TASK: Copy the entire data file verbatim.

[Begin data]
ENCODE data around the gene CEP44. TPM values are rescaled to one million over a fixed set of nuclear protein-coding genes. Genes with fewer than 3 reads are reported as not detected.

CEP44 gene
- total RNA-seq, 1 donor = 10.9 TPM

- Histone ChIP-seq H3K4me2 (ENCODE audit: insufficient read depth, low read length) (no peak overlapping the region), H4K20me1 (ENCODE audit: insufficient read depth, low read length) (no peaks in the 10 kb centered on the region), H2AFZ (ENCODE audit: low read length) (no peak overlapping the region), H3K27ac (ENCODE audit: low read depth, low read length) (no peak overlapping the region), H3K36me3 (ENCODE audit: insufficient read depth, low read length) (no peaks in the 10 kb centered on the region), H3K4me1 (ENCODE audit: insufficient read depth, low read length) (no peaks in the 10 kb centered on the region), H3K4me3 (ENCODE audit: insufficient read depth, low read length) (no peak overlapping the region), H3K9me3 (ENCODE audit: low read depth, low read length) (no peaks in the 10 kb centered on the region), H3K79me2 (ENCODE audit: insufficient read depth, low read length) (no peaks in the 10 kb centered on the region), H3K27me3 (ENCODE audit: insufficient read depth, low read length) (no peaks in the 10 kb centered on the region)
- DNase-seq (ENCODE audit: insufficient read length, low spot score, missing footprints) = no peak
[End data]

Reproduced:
ENCODE data around the gene CEP44. TPM values are rescaled to one million over a fixed set of nuclear protein-coding genes. Genes with fewer than 3 reads are reported as not detected.

CEP44 gene
- total RNA-seq, 1 donor = 10.9 TPM

- Histone ChIP-seq H3K4me2 (ENCODE audit: insufficient read depth, low read length) (no peak overlapping the region), H4K20me1 (ENCODE audit: insufficient read depth, low read length) (no peaks in the 10 kb centered on the region), H2AFZ (ENCODE audit: low read length) (no peak overlapping the region), H3K27ac (ENCODE audit: low read depth, low read length) (no peak overlapping the region), H3K36me3 (ENCODE audit: insufficient read depth, low read length) (no peaks in the 10 kb centered on the region), H3K4me1 (ENCODE audit: insufficient read depth, low read length) (no peaks in the 10 kb centered on the region), H3K4me3 (ENCODE audit: insufficient read depth, low read length) (no peak overlapping the region), H3K9me3 (ENCODE audit: low read depth, low read length) (no peaks in the 10 kb centered on the region), H3K79me2 (ENCODE audit: insufficient read depth, low read length) (no peaks in the 10 kb centered on the region), H3K27me3 (ENCODE audit: insufficient read depth, low read length) (no peaks in the 10 kb centered on the region)
- DNase-seq (ENCODE audit: insufficient read length, low spot score, missing footprints) = no peak